St. Paul – The public comments are in, and the Minnesota
Pollution Control Agency expects a system of permitting for vessel
discharge (ballast water) is likely to be approved sometime in
September, prior to the Oct. 1 deadline set by the agency and
ordered by a district court earlier this year.
The MPCA now must respond to those comments received from groups
ranging from the Grand Portage Band of Chippewa to the National
Park Service, the Canadian Shipowners Association, and others,
regarding how the agency handles ballast water exchange in the Lake
Superior, according to Paul Eger, MPCA assistant commissioner who’s
heading the process. The MPCA Citizens Board is expected to
finalize the permitting system next month.
The MPCA began working on a ballast water discharge program
early last year in an effort to curb the introduction of aquatic
invasive species to the Great Lakes; ballast exchange has been
blamed in the past for the introduction of some 150 invasive
species to the Great Lakes.
“Neither federal ballast water management requirements nor
shipping practices have been effective in preventing biological
invasions of the Great Lakes,” according to the MPCA’s Web site.
“Additional controls are needed to prevent the introduction of new
invasive species to Lake Superior.”
Among the Great Lakes states, only Michigan currently has a
permitting system, one that’s already withstood a legal challenge
from the shipping industry, Eger said.
Statements regarding the draft permitting plan ranged from
support for strict regulations by environmental groups, to
questions about feasibility of some aspects of the plan from
shipping organizations. The Canadian government even chimed in.
“We have national legislation and regulations in Canada that
address the issues surrounding aquatic invasive species,” Martin
Loken, consul general of Canada wrote in a letter to the MPCA. “In
that light, we support the development of comparable national U.S.
legislation and regulations.”
Loken called federal legislation favorable to state rules, and
encouraged any state rules to be compatible with “Canada-U.S.
bi-national agreements and operational activities.”
At this time, some groups, including the Lake Carriers’
Association, don’t believe some parts of the plan are feasible.
“Our members’ current vessels would be required to install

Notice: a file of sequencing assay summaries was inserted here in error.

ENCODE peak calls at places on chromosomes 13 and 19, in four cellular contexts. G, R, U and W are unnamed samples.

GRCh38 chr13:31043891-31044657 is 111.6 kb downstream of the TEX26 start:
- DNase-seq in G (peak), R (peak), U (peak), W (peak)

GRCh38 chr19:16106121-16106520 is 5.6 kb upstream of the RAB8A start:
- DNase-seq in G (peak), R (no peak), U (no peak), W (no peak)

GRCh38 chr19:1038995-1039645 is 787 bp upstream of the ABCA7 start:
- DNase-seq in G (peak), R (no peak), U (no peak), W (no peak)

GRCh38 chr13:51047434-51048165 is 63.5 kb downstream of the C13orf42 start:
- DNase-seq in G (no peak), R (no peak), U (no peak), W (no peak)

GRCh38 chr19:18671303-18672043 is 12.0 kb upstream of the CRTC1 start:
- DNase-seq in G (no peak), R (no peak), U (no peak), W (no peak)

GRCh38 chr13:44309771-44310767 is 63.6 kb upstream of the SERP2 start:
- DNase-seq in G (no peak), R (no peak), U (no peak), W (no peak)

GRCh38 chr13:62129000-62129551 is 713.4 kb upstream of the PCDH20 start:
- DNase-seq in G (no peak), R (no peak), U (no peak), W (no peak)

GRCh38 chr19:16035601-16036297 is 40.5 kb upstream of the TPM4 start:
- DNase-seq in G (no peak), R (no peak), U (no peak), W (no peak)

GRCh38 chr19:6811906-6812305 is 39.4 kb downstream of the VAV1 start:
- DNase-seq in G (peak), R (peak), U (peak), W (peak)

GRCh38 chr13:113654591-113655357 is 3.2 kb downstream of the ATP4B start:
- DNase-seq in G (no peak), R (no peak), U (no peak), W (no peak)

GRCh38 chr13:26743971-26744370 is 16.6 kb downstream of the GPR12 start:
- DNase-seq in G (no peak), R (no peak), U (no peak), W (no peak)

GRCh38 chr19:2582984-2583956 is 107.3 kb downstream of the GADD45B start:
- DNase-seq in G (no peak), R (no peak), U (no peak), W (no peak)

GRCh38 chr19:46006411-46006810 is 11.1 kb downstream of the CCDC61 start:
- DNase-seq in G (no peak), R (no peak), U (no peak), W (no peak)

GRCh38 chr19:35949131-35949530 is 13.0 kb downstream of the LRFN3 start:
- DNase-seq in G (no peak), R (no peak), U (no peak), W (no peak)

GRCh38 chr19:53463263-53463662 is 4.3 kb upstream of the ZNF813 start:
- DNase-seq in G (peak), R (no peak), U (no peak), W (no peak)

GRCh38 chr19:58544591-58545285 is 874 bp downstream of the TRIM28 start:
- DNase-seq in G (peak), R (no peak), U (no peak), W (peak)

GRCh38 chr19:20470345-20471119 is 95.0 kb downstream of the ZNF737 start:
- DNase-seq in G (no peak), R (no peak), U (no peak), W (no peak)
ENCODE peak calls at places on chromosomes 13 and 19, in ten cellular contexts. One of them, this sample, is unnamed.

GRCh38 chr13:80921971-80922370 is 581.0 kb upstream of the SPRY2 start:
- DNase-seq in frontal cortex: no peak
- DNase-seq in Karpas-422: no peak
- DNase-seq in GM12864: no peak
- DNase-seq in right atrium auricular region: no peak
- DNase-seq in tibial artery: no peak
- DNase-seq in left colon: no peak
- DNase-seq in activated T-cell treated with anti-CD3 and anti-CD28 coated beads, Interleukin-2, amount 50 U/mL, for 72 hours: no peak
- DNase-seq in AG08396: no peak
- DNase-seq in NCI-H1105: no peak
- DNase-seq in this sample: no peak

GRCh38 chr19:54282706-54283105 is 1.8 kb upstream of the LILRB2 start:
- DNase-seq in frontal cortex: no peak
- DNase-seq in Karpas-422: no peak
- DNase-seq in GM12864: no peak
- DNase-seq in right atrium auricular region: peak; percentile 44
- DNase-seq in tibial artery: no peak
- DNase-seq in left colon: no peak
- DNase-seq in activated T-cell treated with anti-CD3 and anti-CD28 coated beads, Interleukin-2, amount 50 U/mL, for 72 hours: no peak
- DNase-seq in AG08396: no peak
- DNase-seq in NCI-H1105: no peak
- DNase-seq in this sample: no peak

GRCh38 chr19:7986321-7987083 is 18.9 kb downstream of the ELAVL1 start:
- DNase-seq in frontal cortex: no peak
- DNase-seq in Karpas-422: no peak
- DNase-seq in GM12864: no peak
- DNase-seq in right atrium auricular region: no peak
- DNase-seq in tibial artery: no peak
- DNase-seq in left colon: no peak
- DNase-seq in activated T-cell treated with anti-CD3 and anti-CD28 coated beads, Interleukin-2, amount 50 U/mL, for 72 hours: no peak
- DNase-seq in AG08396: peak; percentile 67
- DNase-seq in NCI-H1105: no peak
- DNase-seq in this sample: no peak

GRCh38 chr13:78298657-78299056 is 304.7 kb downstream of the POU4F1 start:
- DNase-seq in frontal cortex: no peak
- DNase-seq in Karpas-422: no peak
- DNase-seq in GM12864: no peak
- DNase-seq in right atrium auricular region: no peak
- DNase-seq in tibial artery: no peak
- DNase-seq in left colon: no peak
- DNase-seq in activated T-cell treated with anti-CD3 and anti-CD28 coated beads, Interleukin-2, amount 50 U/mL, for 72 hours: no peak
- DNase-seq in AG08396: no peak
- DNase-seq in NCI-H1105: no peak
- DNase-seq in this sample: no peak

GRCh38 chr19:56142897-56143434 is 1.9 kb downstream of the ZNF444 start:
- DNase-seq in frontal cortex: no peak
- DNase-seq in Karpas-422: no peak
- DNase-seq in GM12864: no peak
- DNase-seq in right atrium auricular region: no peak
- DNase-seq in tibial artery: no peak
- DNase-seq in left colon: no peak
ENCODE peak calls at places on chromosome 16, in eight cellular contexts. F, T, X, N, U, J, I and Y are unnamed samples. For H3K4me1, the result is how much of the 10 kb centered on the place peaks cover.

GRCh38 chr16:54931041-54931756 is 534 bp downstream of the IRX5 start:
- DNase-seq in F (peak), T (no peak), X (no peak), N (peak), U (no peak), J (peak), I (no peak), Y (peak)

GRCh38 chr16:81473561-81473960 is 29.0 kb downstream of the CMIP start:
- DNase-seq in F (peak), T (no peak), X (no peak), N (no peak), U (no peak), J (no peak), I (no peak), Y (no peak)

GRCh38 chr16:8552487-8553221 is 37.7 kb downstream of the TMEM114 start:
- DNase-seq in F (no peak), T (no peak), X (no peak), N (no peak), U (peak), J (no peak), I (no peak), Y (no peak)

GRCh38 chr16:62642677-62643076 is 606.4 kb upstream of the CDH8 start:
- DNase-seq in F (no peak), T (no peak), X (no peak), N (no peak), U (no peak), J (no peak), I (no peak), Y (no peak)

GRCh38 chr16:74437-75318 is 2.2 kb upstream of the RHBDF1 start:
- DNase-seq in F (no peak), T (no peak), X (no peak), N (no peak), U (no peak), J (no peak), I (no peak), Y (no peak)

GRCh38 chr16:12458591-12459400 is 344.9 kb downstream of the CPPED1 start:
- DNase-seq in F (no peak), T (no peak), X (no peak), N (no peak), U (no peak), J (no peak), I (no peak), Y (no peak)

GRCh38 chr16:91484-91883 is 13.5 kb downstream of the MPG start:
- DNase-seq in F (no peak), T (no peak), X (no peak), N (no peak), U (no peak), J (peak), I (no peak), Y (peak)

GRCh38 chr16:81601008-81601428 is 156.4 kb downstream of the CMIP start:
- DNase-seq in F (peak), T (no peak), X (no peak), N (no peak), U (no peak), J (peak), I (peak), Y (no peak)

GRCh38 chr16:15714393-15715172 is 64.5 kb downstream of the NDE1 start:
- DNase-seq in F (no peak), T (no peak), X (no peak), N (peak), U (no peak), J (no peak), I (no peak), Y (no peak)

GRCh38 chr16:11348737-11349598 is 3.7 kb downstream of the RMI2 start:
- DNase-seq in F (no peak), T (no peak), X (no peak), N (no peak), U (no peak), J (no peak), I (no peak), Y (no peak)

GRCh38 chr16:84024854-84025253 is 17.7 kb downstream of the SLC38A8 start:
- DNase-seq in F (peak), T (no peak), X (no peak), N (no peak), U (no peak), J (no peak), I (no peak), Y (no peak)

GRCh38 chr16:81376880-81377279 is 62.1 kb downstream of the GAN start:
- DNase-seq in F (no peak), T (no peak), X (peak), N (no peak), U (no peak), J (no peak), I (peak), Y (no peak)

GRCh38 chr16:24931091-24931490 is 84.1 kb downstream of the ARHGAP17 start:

ballast water treatment systems by Jan. 1, 2016,” wrote James
Weakley, the association’s president. “This is a grievous error.
First, (MPCA) concedes that no such systems are currently in
Weakley also argues that the same rules need not apply to both
“salties” (oceangoing vessels) and “lakers” (ship operating within
the Great Lakes system), which are the vessels represented by the
Currently, all shippers are required to submit a ballast water
management plan. The permit, Eger said, would “lay out requirements
for shippers that wish to discharge ballast water.” It will include
ballast water treatment requirements. Monitoring ballast is part of
the MPCA’s mission under the state’s Clean Water Act.
Environmental groups say the ballast rules are overdue.
In its comments to the MPCA, Clean Water Action states:
“Invasive species are causing the foundation of the Great Lakes
food web to crash, interfering with the recreation and enjoyment of
millions of Americans, and costing the region billions of dollars.
Many scientists believe that invasive species are the worst problem
facing the Great Lakes, maybe worse than chemical pollution.
“As a result, effective controls on new discharges of invasive
species are a top priority of the Great Lakes Regional
The group, however, believes the State Disposal System permit
“establishes ongoing permit requirements (but) fails to establish a
procedure allowing for the enactment of stricter controls in the
event of emergency conditions.”
Clean Water Action also expresses concern about the fact that
full implementation doesn’t occur until 2016.
In May, Ramsey County District Court Judge Kathleen Gearin ruled
in favor of the Minnesota Center for Environmental Advocacy in
ordering that the MPCA begin regulating vessel discharges by Oct.
1. In essence, Gearin ruled that ballast discharge must be treated
as water pollution, according to the MCEA.